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Sam 4d
It's raining outside like buckets
                                  - - - like hard and fast and almost even
                                   - - - like rain you'd best not be caught in
                                    - - - like the beginnings of a terrible storm
except there's no thunder, no lightning.

It's just rain, and you are inside, safe with a soft blanket
(you are not scared and shuddering
  you are not crying and wishing not to be alone
  you are not holding in choked breaths, hugging yourself tight.
)

it is raining, and it rains most days, here.
the trees around you are so green, like nothing you're used to.
you have a room to yourself, and no one who loves you who lives close.
(and you think you might love it here.)

this, where you reside, this is not a place you can call home.
(not when your heart still yearns for the place you grew up, so long ago.
  not when most of the people that make up your family live oceans away.
  not when you have just barely lived here a month, not quite yet.)
but -- but -- this place, it feels safe.

you can't remember living anywhere where all you felt was safe, before.
you - really - don't want to let that go.
Steve Oct 2018
I wonder what you see
When you think of us
Red boxes, dead foxes
The flag of St George
Or a shiny red bus

Yes I wonder what you see
When you think of us
Scotch pies, och ayes
A white cross on a blue sky
Unruly Scots - treasonous!

I wonder what you see
When you think of us
Bore da, nos da
Green valleys and red dragons
Welsh words to discuss

Yes I wonder what you see
When you think of us
The mountains of Mourne, a leprechaun
Peace between orange and green
Or the troubles between us

What do you see?

Shamrock, glam rock, God save the Queen
Daffodils, leeks, tartan breeks, a red haired colleen
Better together, miles apart, kissing cousins or time for a fresh start?
Never before has the moment felt so close.
Bethan Roberts Aug 2018
When they came to bury Bran the Blessed
In Ireland slain, they severed his skull
And brought his head from his body to Harlech.

Seven years they stayed, then off to the island
Where lie one thousand of the old saints
Who dream (perhaps) of God knows what.

Eighty years, eighty years,
Trapped by the wet Welsh wind,
And then leaving for London,
A place at last to lay his head
Dead and gone forever.

Lord, when I myself am perished,
Dead as the old Welsh wit,
When my brothers and sisters are wrested from me,
And I am at last alone;
I will be cut into pieces
For my home is anywhere.
The story of Bendigeidfran can be found in the Welsh legends of the Mabinogion.
Bethan Roberts Aug 2018
Fourteen days gone, too long,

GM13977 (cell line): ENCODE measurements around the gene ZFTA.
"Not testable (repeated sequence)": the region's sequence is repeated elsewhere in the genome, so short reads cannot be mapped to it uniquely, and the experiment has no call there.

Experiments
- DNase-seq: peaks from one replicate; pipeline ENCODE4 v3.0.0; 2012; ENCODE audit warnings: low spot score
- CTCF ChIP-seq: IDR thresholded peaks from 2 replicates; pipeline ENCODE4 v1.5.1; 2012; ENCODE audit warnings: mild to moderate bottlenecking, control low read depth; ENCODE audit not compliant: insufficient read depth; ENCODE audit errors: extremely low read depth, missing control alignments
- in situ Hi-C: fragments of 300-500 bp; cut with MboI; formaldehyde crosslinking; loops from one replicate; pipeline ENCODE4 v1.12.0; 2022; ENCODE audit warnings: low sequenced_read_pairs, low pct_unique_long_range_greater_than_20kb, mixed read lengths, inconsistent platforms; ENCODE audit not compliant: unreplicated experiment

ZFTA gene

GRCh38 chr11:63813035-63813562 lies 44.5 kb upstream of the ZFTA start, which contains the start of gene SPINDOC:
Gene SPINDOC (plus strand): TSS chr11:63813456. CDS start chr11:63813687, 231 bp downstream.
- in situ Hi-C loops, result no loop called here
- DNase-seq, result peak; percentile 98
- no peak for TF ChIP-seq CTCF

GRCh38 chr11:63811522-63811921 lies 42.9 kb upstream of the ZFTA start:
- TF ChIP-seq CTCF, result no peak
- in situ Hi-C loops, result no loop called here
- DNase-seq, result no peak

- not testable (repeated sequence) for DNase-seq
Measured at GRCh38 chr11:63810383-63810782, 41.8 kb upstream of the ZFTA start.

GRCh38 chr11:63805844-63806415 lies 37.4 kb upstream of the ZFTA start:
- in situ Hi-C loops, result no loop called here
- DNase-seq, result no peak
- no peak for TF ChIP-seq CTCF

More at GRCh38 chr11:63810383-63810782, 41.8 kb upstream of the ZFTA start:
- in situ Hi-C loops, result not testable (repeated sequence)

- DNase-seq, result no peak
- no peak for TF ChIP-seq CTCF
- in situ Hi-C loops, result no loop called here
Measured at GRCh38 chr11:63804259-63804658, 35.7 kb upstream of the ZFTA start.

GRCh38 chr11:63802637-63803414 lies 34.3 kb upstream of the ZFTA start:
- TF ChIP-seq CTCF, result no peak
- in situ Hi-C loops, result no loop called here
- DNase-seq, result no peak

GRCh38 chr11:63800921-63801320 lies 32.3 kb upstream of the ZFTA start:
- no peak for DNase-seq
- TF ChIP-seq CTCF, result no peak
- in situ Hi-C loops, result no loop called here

Since you rowed the chopping sea
Away from the island,
And the heat beats down on half-shorn sheep,
Biting through turquoise shards
In a slate-grey sea.

Fruit ripens and rots on the bushes,
And the boys next door are casting longways looks
At our eldest daughters.
Old women out of the sun
Fan themselves with hands roped and ridged
Like gorse roots.

Washing and dressing the children,
Milking the full, pendulous udders of the cows,
Digging floury fingers deep into unbaked bread -
Stalks in the field would bend and break
So heavy with grain!

Come back in the bay,
Come back ‘cross the sound!
Come back and I will lick the salt from your lips,
Jealous of the ocean’s kisses.
Come in, cariad, warm and welcome –
Come home – my darling –
My desire!
Ynys Enlli or Bardsey Island is an island off the coast of North Wales. The island has no harbour and the journey across the stretch of ocean between it and the mainland has always been a treacherous one. In the past, the only way to make the crossing would have been a rowing boat that often required every able bodied man on the island as a crew. If the weather was not fair for the return crossing, the men could then be stranded on the mainland for weeks at a time with no way to contact the other islanders.

I wrote this poem during a stay on the island in 2016. It is still difficult to reach by boat, being so dependant on fair weather, and I have been stranded there myself before. In this poem I imagine the emotions of the women left behind, charged with running their homes and farms single-handed, and finding themselves frustrated in the absence of their partners.
Nigel Finn Jul 2018
Breeze flowing gently;
The waterfall cascades down;
I feel at peace here.
A haiku about a place of natural beauty in north Wales.
les ombres s’allongent sur la colline
et mon esprit se met à songer
à un monde que je ne connais plus

--